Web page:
Misreporting of Pregnancy-Related Deaths in Siblings’ Survival Histories: A Validation Study in Niakhar, Senegal

Stephane Helleringer, Johns Hopkins University
Gilles Pison, Institut National d'Études Démographiques (INED)
Bruno Masquelier, Université Catholique de Louvain
Malick Kante, Columbia University
Géraldine Duthé, Institut National d'Études Démographiques (INED)
Laetitia Douillot, Institut de Recherche pour le Développement (IRD)
Cheikh Sokhna, Institut de Recherche pour le Développement (IRD)

Estimates of maternal mortality in countries with limited vital registration increasingly rely on data from siblings’ survival histories (SSH). These data are collected during retrospective household-based surveys such as the DHS. Demographers have expressed concern that such data may underestimate the proportion of deaths due to maternal causes. We conducted a validation study of SSH in Niakhar (Senegal), a locality where prospective data on adult mortality has been collected during demographic surveillance since 1962. We found that SSH collected using the DHS questionnaire were affected by a significant number of omissions of non-PR deaths, as well as misclassifications. SSH data collected with the DHS questionnaire thus significantly overestimated the proportion of deaths due to pregnancy-related causes. On the other hand, a modified SSH questionnaire (which incorporated recall cues and an event history calendar) yielded unbiased estimates in most settings where more than 10% of deaths are due to pregnancy-related causes.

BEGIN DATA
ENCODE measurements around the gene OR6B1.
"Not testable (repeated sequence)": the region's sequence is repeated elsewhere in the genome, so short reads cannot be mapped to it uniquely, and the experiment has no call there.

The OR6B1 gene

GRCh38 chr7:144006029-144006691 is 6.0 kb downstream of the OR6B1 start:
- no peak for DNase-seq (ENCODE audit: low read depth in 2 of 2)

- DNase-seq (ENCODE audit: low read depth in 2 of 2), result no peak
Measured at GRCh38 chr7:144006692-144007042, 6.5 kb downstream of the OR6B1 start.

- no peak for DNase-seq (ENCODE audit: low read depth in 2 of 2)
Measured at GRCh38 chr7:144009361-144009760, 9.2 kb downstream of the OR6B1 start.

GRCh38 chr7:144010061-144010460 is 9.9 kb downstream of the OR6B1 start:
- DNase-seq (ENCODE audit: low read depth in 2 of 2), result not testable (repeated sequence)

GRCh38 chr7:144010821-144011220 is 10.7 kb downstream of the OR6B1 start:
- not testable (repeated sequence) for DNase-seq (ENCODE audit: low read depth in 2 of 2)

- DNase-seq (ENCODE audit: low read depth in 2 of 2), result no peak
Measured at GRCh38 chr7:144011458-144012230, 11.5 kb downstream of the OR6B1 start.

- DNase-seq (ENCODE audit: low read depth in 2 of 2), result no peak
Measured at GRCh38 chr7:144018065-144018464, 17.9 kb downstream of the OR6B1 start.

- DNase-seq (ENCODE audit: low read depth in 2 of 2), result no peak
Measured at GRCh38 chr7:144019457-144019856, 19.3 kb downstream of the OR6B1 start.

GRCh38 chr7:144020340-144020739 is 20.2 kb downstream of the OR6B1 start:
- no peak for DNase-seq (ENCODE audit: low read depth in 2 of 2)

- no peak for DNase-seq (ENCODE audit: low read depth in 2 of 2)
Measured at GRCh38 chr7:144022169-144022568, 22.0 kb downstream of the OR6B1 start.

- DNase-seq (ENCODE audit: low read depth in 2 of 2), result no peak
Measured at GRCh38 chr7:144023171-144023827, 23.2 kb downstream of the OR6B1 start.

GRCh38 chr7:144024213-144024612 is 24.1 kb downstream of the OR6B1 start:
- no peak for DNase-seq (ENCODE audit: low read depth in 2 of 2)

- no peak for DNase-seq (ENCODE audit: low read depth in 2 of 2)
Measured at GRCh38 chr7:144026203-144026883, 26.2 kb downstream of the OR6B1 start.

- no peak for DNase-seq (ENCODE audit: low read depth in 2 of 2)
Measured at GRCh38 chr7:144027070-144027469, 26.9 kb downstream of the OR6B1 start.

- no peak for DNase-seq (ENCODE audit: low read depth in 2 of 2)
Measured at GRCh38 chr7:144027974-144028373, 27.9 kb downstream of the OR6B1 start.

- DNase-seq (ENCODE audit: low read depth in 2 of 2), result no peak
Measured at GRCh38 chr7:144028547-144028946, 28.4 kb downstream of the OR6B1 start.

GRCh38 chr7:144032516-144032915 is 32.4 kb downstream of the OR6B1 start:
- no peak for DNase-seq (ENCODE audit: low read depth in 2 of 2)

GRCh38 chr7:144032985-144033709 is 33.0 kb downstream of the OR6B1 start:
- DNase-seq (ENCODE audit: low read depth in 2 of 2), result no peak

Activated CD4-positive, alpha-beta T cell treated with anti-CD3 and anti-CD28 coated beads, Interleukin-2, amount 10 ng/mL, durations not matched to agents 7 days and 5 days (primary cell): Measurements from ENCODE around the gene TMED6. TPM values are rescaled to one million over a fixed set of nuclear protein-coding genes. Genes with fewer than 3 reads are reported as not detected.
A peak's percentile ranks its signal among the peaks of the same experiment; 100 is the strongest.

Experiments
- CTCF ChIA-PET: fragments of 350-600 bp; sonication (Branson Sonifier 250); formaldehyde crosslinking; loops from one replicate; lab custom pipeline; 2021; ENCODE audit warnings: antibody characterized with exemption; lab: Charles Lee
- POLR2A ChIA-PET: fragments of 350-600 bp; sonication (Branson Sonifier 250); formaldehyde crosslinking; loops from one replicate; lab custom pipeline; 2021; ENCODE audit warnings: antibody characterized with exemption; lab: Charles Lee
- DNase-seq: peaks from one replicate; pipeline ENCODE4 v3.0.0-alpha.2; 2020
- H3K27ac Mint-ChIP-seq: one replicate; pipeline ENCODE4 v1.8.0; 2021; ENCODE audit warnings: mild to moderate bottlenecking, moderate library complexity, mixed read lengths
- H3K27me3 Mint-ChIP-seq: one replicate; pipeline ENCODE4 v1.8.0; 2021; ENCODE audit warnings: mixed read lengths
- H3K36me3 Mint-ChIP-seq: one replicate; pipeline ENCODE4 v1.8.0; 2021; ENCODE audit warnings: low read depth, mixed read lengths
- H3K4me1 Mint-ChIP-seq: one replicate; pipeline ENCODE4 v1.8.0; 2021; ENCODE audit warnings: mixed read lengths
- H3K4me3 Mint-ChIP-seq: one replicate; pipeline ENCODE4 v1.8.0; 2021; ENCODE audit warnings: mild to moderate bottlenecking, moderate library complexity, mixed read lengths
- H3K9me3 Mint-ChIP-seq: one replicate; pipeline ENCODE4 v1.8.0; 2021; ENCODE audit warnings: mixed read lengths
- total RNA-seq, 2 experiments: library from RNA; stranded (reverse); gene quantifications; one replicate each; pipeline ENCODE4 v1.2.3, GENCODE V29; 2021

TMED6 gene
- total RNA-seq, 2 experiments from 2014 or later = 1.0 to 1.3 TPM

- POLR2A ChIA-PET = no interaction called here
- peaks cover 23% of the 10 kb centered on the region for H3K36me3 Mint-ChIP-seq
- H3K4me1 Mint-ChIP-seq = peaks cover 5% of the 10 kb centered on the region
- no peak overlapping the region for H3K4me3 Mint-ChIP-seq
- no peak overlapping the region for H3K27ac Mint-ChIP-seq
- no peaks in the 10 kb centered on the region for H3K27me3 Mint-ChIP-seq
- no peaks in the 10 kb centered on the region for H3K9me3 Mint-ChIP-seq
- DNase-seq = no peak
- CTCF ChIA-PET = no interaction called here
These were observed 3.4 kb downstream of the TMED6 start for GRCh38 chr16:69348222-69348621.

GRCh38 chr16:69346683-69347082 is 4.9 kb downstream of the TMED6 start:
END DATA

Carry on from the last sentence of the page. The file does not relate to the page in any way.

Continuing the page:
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Presented in Session 3: Innovative Methods and Assessment of Maternal and Child Health Data